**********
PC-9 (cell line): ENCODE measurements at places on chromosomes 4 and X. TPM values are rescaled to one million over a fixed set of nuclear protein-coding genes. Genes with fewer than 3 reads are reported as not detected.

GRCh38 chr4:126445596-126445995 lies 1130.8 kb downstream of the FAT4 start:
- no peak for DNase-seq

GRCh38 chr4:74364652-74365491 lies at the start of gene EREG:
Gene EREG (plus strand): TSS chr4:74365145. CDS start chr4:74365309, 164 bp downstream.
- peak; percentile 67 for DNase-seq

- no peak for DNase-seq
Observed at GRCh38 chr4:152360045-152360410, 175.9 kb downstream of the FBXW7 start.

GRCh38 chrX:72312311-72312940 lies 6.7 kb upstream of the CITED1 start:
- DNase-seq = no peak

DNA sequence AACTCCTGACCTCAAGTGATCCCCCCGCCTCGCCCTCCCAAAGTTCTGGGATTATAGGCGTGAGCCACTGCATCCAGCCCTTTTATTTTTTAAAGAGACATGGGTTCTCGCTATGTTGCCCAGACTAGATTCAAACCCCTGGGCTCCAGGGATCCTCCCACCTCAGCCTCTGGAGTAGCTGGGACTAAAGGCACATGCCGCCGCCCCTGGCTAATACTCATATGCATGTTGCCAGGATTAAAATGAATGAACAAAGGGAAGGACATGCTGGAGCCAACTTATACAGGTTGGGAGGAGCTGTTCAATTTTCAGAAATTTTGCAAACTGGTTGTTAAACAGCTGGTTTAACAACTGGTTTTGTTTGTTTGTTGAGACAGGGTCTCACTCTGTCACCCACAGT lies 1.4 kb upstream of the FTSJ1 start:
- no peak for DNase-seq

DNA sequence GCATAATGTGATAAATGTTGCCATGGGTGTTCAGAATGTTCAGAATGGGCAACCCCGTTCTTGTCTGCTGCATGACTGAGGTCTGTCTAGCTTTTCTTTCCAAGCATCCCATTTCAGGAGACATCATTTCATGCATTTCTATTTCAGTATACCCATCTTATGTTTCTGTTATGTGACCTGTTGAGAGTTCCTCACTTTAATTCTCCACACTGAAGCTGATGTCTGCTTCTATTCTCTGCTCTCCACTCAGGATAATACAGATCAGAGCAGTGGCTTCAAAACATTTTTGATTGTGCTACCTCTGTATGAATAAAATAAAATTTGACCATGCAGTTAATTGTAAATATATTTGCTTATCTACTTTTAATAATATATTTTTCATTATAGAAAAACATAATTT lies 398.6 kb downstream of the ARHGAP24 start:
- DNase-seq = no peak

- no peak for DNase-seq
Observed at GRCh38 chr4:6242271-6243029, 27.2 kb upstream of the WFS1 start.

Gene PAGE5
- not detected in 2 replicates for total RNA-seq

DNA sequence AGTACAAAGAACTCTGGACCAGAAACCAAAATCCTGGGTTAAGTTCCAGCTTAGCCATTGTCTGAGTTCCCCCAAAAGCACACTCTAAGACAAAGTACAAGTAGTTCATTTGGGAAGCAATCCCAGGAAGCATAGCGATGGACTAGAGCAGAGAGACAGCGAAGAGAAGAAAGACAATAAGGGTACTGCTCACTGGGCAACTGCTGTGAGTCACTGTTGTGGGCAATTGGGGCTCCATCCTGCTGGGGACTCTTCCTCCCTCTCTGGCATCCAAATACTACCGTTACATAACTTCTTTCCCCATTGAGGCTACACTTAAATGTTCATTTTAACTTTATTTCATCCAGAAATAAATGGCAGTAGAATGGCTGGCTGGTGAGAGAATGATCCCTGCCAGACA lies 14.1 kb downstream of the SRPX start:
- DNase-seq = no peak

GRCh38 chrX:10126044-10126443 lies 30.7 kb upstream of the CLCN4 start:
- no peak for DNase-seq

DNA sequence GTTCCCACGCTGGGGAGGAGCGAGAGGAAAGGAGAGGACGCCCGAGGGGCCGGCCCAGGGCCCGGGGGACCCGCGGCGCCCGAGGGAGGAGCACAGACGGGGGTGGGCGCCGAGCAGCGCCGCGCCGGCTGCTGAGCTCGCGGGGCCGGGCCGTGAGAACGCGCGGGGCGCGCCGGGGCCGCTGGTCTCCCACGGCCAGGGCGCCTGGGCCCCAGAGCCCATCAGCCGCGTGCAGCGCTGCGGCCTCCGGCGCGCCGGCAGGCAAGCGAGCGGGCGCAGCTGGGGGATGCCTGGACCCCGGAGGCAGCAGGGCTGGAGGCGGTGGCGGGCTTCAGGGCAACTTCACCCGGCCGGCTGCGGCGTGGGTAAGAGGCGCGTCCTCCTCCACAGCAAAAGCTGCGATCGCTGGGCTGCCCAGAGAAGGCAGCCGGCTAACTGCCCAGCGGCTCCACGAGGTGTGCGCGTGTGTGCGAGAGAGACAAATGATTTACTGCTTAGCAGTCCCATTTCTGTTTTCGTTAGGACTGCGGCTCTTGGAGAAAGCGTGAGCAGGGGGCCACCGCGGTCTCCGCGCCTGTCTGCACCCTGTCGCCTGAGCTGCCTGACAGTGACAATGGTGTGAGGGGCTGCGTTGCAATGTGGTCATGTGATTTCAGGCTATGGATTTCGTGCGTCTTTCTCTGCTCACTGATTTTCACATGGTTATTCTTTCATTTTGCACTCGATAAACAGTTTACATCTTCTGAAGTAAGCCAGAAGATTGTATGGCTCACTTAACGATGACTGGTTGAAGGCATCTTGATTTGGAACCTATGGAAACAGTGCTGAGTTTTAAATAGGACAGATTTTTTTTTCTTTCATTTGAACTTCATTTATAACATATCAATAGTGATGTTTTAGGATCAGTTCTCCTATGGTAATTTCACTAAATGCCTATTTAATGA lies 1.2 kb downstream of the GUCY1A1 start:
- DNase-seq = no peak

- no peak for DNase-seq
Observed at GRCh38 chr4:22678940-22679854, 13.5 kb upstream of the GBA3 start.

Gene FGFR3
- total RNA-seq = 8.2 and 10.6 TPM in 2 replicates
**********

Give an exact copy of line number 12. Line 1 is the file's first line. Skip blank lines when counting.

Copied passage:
- no peak for DNase-seq